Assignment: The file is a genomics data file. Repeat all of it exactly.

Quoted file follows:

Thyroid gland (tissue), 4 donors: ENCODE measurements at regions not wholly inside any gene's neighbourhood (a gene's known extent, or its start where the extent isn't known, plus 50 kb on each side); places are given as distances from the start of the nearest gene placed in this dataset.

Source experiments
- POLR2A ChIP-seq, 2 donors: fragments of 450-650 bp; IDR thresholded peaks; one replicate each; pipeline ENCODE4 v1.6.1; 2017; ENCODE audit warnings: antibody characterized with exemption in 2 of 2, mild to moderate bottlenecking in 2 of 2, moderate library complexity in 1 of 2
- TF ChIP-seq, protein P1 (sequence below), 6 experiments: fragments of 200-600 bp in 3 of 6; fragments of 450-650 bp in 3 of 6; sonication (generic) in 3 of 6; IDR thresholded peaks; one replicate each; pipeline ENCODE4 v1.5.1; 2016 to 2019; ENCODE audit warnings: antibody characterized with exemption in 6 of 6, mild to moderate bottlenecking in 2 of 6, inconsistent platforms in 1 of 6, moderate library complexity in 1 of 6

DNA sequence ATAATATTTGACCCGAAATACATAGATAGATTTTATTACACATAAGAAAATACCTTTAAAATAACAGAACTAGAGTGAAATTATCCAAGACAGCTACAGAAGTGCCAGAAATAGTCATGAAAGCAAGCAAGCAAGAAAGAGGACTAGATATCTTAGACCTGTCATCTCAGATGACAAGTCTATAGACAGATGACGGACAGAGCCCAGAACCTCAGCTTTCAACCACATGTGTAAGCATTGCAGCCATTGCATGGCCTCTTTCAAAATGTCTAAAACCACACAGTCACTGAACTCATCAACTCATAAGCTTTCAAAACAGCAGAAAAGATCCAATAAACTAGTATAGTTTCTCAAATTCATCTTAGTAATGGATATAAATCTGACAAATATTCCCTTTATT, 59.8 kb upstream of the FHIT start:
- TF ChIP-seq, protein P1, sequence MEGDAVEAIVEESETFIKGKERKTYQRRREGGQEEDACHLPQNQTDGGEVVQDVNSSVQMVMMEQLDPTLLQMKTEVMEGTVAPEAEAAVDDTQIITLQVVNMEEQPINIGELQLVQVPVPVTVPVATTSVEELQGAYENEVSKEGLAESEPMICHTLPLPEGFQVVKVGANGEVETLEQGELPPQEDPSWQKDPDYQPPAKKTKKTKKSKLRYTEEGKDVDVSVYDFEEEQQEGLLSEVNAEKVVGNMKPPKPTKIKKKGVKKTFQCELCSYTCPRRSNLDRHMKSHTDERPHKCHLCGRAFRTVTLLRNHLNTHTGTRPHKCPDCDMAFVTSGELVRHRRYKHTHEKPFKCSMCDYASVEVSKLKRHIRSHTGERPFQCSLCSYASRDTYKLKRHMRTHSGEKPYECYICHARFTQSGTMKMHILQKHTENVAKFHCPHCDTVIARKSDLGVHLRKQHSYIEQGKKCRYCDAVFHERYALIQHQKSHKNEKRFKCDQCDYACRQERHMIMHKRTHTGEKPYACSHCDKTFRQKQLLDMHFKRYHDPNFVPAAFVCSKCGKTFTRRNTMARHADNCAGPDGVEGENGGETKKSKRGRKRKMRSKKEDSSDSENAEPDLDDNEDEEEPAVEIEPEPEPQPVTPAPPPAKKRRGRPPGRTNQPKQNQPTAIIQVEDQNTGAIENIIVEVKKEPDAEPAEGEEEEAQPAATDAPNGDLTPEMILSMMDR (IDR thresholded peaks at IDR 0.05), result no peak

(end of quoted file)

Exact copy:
Thyroid gland (tissue), 4 donors: ENCODE measurements at regions not wholly inside any gene's neighbourhood (a gene's known extent, or its start where the extent isn't known, plus 50 kb on each side); places are given as distances from the start of the nearest gene placed in this dataset.

Source experiments
- POLR2A ChIP-seq, 2 donors: fragments of 450-650 bp; IDR thresholded peaks; one replicate each; pipeline ENCODE4 v1.6.1; 2017; ENCODE audit warnings: antibody characterized with exemption in 2 of 2, mild to moderate bottlenecking in 2 of 2, moderate library complexity in 1 of 2
- TF ChIP-seq, protein P1 (sequence below), 6 experiments: fragments of 200-600 bp in 3 of 6; fragments of 450-650 bp in 3 of 6; sonication (generic) in 3 of 6; IDR thresholded peaks; one replicate each; pipeline ENCODE4 v1.5.1; 2016 to 2019; ENCODE audit warnings: antibody characterized with exemption in 6 of 6, mild to moderate bottlenecking in 2 of 6, inconsistent platforms in 1 of 6, moderate library complexity in 1 of 6

DNA sequence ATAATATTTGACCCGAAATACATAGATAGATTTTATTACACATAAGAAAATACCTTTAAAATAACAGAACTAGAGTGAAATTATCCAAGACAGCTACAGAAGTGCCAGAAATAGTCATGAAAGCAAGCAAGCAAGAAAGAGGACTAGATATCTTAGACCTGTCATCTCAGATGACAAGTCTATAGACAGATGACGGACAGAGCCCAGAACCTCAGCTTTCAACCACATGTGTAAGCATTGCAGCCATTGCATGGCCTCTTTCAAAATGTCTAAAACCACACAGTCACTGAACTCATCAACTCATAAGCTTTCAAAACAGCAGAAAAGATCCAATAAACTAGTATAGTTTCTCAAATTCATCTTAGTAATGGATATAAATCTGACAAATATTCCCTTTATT, 59.8 kb upstream of the FHIT start:
- TF ChIP-seq, protein P1, sequence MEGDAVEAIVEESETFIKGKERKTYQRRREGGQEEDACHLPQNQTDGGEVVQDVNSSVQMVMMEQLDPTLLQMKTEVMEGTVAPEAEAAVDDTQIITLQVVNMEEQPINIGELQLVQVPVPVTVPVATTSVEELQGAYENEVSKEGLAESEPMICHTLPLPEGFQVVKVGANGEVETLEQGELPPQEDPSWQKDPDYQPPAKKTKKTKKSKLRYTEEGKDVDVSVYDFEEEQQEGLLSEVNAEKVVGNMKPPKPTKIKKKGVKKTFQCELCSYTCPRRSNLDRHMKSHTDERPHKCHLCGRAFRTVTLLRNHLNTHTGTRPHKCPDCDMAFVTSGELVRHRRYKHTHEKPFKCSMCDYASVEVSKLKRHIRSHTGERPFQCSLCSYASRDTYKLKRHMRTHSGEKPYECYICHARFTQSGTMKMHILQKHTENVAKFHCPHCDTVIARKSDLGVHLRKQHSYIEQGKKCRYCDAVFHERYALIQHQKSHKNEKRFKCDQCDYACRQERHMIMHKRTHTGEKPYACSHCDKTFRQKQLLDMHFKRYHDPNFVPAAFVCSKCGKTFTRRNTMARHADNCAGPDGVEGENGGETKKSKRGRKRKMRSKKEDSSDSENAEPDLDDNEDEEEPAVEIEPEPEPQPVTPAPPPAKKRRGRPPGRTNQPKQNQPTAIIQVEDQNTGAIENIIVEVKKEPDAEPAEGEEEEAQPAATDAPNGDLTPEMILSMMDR (IDR thresholded peaks at IDR 0.05), result no peak